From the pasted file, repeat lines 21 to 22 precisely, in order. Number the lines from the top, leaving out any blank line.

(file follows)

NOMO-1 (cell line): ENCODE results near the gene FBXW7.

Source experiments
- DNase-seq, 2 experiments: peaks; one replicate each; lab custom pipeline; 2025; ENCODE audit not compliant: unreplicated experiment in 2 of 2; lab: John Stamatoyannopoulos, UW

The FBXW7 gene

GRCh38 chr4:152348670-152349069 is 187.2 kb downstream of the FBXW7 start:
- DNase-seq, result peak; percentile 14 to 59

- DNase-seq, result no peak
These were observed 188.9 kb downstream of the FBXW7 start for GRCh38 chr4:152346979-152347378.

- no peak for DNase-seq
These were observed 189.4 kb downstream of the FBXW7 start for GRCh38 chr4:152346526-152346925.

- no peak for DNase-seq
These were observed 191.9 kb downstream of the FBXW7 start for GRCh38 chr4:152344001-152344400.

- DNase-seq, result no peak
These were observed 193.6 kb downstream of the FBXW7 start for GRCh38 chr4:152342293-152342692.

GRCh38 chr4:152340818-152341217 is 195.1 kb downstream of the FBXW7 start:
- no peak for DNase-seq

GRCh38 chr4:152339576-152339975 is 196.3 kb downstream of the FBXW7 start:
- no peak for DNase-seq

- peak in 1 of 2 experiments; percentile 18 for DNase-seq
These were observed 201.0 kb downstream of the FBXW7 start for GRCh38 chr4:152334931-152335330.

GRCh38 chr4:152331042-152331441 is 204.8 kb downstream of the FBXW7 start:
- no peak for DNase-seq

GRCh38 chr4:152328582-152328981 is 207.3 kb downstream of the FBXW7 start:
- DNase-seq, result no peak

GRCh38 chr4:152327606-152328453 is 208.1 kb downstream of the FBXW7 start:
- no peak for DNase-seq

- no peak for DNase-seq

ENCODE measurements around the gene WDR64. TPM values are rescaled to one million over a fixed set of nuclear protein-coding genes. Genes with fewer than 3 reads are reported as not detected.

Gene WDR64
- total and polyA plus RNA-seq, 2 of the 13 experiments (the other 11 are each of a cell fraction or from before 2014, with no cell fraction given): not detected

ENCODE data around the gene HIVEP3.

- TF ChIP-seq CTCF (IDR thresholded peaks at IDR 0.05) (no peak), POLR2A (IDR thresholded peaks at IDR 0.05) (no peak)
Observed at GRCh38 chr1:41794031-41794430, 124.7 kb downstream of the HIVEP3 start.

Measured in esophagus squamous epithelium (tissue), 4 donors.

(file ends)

GRCh38 chr4:152331042-152331441 is 204.8 kb downstream of the FBXW7 start:
- no peak for DNase-seq